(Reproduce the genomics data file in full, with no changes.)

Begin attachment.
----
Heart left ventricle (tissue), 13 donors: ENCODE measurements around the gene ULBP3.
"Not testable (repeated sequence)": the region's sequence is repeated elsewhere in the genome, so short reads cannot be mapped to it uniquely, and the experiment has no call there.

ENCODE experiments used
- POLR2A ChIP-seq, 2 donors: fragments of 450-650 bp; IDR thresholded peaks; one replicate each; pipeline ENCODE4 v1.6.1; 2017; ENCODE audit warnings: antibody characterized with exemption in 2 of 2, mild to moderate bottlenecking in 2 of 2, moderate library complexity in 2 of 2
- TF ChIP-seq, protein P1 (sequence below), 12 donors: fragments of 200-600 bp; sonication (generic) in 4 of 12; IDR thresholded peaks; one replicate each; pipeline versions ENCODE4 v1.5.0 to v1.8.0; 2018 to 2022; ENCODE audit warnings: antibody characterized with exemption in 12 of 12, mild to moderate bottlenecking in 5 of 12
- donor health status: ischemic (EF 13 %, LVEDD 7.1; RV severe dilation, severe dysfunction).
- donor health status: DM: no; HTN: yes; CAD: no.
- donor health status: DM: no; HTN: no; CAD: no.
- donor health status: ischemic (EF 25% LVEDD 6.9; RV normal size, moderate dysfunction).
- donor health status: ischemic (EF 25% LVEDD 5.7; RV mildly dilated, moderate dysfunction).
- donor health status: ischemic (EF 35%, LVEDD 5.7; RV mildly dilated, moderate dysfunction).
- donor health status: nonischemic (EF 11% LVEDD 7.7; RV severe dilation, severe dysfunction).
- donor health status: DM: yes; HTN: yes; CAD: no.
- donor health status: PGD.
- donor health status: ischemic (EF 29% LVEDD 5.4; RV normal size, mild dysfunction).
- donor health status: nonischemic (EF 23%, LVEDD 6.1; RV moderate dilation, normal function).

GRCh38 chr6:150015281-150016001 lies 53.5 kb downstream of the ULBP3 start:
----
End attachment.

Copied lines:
Heart left ventricle (tissue), 13 donors: ENCODE measurements around the gene ULBP3.
"Not testable (repeated sequence)": the region's sequence is repeated elsewhere in the genome, so short reads cannot be mapped to it uniquely, and the experiment has no call there.

ENCODE experiments used
- POLR2A ChIP-seq, 2 donors: fragments of 450-650 bp; IDR thresholded peaks; one replicate each; pipeline ENCODE4 v1.6.1; 2017; ENCODE audit warnings: antibody characterized with exemption in 2 of 2, mild to moderate bottlenecking in 2 of 2, moderate library complexity in 2 of 2
- TF ChIP-seq, protein P1 (sequence below), 12 donors: fragments of 200-600 bp; sonication (generic) in 4 of 12; IDR thresholded peaks; one replicate each; pipeline versions ENCODE4 v1.5.0 to v1.8.0; 2018 to 2022; ENCODE audit warnings: antibody characterized with exemption in 12 of 12, mild to moderate bottlenecking in 5 of 12
- donor health status: ischemic (EF 13 %, LVEDD 7.1; RV severe dilation, severe dysfunction).
- donor health status: DM: no; HTN: yes; CAD: no.
- donor health status: DM: no; HTN: no; CAD: no.
- donor health status: ischemic (EF 25% LVEDD 6.9; RV normal size, moderate dysfunction).
- donor health status: ischemic (EF 25% LVEDD 5.7; RV mildly dilated, moderate dysfunction).
- donor health status: ischemic (EF 35%, LVEDD 5.7; RV mildly dilated, moderate dysfunction).
- donor health status: nonischemic (EF 11% LVEDD 7.7; RV severe dilation, severe dysfunction).
- donor health status: DM: yes; HTN: yes; CAD: no.
- donor health status: PGD.
- donor health status: ischemic (EF 29% LVEDD 5.4; RV normal size, mild dysfunction).
- donor health status: nonischemic (EF 23%, LVEDD 6.1; RV moderate dilation, normal function).

GRCh38 chr6:150015281-150016001 lies 53.5 kb downstream of the ULBP3 start: